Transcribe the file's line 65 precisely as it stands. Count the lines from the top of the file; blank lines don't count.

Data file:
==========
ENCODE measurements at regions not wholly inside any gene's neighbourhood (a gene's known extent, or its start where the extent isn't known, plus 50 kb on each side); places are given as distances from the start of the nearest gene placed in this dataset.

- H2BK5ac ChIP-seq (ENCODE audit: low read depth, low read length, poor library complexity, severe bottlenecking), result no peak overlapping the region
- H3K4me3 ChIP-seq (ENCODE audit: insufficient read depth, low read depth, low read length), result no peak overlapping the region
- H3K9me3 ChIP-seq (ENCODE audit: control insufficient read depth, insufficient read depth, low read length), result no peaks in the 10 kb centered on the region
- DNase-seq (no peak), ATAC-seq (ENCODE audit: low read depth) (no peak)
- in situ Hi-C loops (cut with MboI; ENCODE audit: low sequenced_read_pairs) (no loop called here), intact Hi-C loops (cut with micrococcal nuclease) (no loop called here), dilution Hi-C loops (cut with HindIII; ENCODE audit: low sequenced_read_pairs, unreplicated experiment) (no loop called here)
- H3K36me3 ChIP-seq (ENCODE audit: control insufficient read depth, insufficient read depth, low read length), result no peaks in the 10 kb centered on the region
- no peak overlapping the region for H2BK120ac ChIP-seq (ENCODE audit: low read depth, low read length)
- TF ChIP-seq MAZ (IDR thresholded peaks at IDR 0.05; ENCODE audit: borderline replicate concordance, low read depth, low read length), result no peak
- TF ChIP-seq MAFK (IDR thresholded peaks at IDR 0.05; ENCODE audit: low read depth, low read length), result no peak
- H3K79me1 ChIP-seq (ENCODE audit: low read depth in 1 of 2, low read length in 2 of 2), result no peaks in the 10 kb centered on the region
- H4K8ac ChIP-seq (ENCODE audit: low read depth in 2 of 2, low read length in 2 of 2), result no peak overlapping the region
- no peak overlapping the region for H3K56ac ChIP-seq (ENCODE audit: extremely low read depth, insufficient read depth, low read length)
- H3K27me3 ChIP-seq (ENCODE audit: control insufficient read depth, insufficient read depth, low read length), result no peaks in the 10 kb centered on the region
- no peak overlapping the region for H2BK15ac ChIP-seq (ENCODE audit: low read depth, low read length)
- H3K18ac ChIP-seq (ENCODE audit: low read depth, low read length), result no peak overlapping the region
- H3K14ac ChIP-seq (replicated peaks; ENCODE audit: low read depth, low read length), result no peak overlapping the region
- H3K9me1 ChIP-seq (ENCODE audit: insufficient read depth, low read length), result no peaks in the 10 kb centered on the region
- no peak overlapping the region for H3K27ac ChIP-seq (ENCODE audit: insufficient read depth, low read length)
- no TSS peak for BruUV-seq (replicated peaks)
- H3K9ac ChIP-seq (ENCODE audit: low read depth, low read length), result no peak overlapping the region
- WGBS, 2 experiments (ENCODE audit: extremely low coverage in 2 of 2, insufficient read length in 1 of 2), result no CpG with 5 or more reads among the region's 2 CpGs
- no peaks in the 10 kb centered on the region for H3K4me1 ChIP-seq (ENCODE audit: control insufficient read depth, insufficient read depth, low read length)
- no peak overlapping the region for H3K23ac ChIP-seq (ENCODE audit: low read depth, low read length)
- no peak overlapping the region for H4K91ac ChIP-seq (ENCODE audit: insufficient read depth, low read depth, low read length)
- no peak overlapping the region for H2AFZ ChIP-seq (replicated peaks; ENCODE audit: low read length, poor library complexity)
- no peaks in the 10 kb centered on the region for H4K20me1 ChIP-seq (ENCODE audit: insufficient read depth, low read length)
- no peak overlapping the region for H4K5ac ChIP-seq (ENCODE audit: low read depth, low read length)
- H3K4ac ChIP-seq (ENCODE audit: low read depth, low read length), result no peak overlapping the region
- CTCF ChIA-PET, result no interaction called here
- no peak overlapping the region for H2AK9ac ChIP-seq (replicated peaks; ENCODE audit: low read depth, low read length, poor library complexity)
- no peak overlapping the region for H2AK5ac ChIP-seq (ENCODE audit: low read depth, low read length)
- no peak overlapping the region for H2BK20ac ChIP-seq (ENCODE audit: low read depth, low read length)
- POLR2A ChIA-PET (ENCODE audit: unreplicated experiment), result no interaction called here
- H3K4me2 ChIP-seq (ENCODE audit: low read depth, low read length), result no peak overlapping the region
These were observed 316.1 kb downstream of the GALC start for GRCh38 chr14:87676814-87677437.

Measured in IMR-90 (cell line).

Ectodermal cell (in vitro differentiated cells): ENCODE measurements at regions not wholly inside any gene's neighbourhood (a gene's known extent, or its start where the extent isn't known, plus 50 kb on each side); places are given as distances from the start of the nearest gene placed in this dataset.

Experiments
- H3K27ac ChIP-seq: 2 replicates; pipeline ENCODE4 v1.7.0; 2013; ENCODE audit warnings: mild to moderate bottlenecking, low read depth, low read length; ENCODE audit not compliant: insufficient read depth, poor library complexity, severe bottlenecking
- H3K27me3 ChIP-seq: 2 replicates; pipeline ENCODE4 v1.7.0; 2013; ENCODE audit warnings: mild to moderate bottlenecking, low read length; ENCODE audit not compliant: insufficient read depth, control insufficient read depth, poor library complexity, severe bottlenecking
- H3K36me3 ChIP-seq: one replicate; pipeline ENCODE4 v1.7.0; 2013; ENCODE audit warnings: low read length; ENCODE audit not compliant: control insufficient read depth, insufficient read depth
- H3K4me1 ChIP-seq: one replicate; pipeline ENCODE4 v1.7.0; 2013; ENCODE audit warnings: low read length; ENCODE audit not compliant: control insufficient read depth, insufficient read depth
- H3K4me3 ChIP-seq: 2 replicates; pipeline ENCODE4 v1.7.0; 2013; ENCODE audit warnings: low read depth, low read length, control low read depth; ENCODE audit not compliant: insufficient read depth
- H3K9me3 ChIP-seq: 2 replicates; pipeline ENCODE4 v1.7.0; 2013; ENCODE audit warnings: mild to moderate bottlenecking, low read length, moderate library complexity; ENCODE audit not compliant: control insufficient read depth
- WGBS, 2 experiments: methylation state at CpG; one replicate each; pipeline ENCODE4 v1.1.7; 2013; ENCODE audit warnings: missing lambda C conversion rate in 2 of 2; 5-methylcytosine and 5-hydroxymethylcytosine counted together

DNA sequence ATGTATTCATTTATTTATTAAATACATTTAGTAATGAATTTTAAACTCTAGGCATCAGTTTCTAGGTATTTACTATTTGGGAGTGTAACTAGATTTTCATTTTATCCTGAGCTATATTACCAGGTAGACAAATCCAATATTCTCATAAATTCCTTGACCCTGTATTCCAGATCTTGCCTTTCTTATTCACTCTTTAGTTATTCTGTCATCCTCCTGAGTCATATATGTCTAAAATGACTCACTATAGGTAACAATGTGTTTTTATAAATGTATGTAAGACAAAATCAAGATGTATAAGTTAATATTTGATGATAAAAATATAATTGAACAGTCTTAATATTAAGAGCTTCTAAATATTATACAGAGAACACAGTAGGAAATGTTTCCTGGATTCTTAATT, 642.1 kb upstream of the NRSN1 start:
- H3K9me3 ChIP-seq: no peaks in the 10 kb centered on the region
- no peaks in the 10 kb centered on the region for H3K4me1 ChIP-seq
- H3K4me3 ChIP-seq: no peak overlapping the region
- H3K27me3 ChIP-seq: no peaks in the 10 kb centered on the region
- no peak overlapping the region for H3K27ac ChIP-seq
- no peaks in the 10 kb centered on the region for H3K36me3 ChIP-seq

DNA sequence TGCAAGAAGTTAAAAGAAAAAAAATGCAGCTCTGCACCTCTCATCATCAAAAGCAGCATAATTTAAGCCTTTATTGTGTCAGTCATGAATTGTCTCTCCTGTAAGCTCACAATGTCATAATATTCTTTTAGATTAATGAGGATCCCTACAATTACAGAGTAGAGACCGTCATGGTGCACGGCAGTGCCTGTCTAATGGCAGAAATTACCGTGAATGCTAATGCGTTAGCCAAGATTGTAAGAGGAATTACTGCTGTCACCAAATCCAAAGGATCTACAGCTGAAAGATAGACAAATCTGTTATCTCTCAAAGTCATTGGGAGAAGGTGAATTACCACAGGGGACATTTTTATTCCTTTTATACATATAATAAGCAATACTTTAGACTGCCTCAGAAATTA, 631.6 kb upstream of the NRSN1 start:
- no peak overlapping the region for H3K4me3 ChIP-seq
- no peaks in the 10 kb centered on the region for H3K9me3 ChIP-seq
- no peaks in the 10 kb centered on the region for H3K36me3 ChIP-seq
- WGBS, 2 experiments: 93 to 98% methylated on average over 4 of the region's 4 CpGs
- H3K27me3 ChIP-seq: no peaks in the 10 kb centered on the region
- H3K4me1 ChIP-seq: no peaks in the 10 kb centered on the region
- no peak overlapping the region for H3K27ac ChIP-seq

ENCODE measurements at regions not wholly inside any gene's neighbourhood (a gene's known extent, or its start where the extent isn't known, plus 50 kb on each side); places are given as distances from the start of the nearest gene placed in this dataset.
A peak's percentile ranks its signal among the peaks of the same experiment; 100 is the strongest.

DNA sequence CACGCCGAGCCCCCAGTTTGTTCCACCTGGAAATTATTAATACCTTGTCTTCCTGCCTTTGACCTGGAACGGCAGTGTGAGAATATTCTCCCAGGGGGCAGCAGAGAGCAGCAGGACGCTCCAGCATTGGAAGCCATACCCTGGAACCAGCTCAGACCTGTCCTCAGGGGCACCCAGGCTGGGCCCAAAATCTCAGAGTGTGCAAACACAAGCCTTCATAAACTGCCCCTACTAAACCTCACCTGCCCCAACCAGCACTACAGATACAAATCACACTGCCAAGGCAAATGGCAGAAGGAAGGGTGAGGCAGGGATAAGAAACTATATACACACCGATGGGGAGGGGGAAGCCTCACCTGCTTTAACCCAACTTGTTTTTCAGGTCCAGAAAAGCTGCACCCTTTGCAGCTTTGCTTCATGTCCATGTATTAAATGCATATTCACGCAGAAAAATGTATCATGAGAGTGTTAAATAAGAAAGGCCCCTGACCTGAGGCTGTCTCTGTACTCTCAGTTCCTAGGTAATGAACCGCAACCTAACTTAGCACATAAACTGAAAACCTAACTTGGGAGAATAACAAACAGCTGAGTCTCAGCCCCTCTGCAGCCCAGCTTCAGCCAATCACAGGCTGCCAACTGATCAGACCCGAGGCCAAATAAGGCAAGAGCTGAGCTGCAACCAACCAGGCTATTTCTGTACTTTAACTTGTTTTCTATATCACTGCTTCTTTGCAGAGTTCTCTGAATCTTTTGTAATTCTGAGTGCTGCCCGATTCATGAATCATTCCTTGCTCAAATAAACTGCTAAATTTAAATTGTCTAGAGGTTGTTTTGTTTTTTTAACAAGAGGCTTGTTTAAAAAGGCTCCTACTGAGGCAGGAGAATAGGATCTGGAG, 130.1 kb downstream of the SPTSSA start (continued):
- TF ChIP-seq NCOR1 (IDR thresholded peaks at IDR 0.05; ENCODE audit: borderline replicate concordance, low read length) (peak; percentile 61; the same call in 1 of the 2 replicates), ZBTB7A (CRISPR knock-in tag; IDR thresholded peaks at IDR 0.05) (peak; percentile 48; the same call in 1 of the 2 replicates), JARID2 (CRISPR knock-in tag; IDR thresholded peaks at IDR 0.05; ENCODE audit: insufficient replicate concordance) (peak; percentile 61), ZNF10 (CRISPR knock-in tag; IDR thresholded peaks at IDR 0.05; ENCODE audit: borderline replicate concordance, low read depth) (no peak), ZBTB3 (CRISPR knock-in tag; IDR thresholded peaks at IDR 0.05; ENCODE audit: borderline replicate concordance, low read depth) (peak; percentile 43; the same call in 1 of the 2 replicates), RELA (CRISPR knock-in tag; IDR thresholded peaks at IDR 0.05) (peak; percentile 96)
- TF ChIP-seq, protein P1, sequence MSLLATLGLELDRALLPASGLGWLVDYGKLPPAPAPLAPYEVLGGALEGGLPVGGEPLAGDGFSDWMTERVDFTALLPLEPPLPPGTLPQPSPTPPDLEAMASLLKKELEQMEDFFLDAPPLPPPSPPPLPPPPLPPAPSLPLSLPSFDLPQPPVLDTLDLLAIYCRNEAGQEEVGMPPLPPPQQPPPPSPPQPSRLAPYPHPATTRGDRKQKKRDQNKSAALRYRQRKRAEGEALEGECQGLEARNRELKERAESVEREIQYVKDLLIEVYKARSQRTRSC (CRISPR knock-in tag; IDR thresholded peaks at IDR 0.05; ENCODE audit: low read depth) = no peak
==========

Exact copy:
- TF ChIP-seq NCOR1 (IDR thresholded peaks at IDR 0.05; ENCODE audit: borderline replicate concordance, low read length) (peak; percentile 61; the same call in 1 of the 2 replicates), ZBTB7A (CRISPR knock-in tag; IDR thresholded peaks at IDR 0.05) (peak; percentile 48; the same call in 1 of the 2 replicates), JARID2 (CRISPR knock-in tag; IDR thresholded peaks at IDR 0.05; ENCODE audit: insufficient replicate concordance) (peak; percentile 61), ZNF10 (CRISPR knock-in tag; IDR thresholded peaks at IDR 0.05; ENCODE audit: borderline replicate concordance, low read depth) (no peak), ZBTB3 (CRISPR knock-in tag; IDR thresholded peaks at IDR 0.05; ENCODE audit: borderline replicate concordance, low read depth) (peak; percentile 43; the same call in 1 of the 2 replicates), RELA (CRISPR knock-in tag; IDR thresholded peaks at IDR 0.05) (peak; percentile 96)